(linguistics) The primary communicative roles of language or the relationships between linguistic forms and the social contexts of their use (seecontext of situation). In the 1930s, Bühler listed the representational or referential function to represent the real world, the expressive function to express the speaker's feelings, and the appellative or conative function to appeal to or influence the hearer. In 1960, Jakobson argued that the dominance of any one of six factors within an utterance reflects a different linguistic function: referential, expressive: conative, poetic (or aesthetic), phatic, and metalingual. In any given situation one of these factors is ‘dominant’, and this dominant function influences the general character of the message. In Halliday's linguistic typology, the seven basic functions identified in children's usage are: heuristic, imaginative, informative, instrumental, interactional, personal, and regulative. He adds three adult metafunctions: ideational, interpersonal, and textual. See alsocommunicative functions; Jakobson's model.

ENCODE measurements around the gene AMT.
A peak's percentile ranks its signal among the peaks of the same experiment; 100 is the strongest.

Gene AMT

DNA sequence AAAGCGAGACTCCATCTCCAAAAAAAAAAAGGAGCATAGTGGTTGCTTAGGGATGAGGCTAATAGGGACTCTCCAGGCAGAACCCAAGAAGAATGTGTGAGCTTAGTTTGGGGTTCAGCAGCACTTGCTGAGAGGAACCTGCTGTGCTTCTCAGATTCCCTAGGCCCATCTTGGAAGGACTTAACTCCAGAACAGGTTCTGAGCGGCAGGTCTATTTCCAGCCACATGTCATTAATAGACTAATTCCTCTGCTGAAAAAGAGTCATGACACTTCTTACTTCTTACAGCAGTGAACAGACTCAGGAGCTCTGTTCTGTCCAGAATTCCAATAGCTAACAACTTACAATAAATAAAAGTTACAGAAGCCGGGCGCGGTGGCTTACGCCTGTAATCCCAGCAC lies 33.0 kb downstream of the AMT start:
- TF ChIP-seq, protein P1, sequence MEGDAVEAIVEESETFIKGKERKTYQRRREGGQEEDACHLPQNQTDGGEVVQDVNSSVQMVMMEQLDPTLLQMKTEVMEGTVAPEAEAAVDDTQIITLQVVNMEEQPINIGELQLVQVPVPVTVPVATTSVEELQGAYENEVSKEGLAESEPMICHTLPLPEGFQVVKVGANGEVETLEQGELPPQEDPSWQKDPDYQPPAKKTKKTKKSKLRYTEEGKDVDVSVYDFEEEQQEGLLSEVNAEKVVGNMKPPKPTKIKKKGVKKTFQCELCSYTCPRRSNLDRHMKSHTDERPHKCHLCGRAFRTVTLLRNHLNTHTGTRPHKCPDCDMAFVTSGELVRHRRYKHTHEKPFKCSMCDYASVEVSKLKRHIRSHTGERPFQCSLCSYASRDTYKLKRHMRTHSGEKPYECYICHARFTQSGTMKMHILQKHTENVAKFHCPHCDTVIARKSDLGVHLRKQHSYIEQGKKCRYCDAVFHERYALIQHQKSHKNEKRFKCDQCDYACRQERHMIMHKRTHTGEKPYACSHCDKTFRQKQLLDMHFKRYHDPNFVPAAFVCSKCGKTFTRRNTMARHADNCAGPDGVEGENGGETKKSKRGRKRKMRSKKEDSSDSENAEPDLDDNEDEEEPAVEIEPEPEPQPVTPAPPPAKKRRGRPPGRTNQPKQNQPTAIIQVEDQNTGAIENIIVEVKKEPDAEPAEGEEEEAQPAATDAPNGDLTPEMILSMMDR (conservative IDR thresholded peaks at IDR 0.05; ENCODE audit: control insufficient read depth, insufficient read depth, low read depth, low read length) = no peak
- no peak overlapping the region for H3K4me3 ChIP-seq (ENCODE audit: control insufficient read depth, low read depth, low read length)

Subjects: Media Studies.